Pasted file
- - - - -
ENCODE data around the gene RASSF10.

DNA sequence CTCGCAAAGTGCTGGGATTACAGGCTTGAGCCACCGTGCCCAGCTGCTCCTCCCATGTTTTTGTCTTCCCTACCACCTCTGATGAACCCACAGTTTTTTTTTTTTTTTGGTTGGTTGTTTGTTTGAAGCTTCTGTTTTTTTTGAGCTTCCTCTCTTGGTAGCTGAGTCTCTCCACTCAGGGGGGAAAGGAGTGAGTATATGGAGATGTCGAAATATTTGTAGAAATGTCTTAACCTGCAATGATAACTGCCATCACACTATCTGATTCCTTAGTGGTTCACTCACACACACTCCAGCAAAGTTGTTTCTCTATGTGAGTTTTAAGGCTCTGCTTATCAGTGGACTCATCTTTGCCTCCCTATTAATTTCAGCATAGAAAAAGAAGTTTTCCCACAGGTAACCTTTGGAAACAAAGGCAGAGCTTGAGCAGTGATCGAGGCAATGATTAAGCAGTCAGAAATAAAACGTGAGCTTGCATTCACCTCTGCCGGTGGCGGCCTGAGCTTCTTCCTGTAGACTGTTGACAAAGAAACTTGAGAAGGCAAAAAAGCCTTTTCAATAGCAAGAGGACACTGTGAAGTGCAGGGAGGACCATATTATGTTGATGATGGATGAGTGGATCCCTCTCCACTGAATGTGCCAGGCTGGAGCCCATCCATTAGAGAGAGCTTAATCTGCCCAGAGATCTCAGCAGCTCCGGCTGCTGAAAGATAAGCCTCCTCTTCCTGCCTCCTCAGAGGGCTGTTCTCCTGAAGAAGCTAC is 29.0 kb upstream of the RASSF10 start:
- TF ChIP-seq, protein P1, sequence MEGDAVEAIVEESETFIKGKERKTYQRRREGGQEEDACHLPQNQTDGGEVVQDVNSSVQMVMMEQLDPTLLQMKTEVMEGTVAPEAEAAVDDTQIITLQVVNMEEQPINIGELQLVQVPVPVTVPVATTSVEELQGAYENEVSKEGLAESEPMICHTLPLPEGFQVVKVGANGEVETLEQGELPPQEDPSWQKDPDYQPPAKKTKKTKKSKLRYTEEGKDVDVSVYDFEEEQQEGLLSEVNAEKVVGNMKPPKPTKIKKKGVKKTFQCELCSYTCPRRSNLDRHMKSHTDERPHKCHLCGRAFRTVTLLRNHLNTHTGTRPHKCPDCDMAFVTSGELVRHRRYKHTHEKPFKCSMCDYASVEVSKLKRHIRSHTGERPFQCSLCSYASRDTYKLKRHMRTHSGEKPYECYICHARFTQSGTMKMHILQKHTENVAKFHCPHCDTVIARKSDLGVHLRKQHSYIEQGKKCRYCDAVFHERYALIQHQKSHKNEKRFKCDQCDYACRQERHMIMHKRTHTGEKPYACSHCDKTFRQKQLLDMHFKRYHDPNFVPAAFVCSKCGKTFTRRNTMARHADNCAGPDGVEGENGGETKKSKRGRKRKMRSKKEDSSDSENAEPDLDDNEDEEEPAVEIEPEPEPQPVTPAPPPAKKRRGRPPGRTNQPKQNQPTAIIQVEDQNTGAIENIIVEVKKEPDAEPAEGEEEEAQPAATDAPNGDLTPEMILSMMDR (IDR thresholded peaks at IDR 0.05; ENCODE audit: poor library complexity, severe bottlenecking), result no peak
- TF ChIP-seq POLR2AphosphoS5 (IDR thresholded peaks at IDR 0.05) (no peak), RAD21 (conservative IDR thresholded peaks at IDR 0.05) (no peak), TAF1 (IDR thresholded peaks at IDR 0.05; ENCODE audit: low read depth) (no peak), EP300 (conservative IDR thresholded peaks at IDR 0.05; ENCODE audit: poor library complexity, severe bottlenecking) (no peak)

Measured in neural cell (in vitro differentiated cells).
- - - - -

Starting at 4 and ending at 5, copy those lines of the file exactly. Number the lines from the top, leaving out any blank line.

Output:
- TF ChIP-seq POLR2AphosphoS5 (IDR thresholded peaks at IDR 0.05) (no peak), RAD21 (conservative IDR thresholded peaks at IDR 0.05) (no peak), TAF1 (IDR thresholded peaks at IDR 0.05; ENCODE audit: low read depth) (no peak), EP300 (conservative IDR thresholded peaks at IDR 0.05; ENCODE audit: poor library complexity, severe bottlenecking) (no peak)

Measured in neural cell (in vitro differentiated cells).